Two kilometers south-west of Ti Top Beach is the Me
Cung Grotto or Bewitching Grotto. It formed on Lom
Bo Island, and seen from afar, the entrance is like
the roof of a house denting the island’s side.
After a narrow crack only allowing one person
through at a time, many partitions appear. These
chambers are somewhat small and narrow, but very
refined, and with many stalagmites and stalactites
bearing beautiful forms.
Threading your way through narrow passages, you find
a dim light from afar, which signals the exit of the
grotto. On getting out of the grotto, climb up
several rugged stone stairs and look down, you see a
large round lake surrounded by the mountain. Its
waters is blue all year round. The lake is home to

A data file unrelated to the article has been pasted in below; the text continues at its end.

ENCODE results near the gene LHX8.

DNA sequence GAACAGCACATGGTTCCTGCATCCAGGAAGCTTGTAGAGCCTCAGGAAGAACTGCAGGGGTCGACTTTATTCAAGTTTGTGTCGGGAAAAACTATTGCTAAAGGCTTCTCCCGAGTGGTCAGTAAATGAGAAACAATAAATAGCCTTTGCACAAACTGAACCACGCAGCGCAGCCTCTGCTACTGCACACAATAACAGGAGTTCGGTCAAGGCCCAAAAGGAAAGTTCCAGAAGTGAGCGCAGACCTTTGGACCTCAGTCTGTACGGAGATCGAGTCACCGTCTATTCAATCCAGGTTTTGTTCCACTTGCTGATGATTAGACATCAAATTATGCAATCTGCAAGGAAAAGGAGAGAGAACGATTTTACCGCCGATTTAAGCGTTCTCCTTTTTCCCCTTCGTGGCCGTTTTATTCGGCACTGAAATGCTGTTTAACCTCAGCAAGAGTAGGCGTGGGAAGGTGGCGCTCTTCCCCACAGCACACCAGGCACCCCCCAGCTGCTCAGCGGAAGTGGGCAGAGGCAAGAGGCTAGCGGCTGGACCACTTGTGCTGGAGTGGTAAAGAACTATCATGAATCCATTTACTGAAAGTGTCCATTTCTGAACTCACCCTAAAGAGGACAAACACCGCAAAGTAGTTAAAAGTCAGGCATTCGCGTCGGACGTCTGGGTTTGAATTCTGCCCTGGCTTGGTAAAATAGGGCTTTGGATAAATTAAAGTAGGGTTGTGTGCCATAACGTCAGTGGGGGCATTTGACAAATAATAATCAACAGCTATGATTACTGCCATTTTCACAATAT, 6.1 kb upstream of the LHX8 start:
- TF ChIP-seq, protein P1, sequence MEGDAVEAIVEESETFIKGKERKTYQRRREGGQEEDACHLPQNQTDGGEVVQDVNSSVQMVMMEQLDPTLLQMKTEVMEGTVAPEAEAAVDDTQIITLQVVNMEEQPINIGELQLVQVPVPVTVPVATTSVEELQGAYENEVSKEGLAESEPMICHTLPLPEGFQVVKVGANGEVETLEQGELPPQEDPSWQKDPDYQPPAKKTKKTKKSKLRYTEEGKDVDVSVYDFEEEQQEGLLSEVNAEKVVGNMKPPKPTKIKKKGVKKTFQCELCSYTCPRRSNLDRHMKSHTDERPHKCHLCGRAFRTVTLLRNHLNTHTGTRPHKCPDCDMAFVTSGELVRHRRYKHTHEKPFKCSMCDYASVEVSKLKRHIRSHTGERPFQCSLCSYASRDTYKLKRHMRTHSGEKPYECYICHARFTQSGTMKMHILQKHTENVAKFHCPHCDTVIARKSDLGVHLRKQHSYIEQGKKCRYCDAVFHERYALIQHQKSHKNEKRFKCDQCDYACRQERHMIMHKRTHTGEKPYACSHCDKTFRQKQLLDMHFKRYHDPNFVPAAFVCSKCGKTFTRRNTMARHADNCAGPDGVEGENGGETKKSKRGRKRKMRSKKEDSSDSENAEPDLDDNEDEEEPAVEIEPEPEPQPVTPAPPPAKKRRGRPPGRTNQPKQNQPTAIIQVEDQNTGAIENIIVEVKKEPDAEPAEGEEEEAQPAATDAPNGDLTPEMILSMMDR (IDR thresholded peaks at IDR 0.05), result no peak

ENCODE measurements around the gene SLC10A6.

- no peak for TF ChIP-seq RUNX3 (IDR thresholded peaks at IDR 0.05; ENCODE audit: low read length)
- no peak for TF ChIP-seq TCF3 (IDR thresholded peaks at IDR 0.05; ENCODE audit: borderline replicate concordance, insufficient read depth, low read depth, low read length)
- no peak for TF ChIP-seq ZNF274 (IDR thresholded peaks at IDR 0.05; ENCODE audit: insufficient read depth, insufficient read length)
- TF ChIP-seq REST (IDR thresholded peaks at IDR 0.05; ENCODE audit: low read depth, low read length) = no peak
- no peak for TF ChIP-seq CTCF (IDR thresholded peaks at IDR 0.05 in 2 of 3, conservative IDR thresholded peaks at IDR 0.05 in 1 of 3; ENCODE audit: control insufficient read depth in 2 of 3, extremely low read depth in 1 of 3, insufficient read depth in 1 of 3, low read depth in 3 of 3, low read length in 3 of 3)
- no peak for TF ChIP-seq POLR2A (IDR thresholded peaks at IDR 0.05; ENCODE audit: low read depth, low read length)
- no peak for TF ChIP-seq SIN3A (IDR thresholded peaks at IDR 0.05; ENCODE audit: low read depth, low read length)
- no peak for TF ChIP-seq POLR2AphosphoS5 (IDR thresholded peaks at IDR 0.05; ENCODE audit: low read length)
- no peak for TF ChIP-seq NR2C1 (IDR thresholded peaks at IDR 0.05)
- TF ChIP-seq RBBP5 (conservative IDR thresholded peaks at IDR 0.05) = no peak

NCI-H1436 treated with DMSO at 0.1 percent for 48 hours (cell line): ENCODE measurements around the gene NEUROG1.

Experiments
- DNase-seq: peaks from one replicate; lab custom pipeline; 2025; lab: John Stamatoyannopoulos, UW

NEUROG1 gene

many kinds of fish, shrimps, octopuses, algae, see
weed, and coral. Lying adjacent to the lake there is
an area of old trees popularly known as an alluring
It is dry and well-ventilated, and features a thick
layer of shells forming the foundation of the
entrance. Formerly, this layer was 1.2-meter-thick
and semi-fossilized. In the course of research,
there was also a fossilized animal’s skeleton
discovered in the interior. The Mê Cung Grotto has
been recognized by archaeologists as one of the
vestiges of the pre-Ha Long new Stone Age culture,
that existed between 7,000 and 10,000 years ago.
Pushing into the grotto, tourists feel like walking
in a palace of a Persian king. Hearing the murmur
from out of nowhere, you think that Scheherazade is
telling the stories of the Thousand and One Nights
for her king.
On the island, there are many ancient trees casting
long reflections on the water of the bay. They are
home to many species of birds and animals (monkeys,
chamois and varans).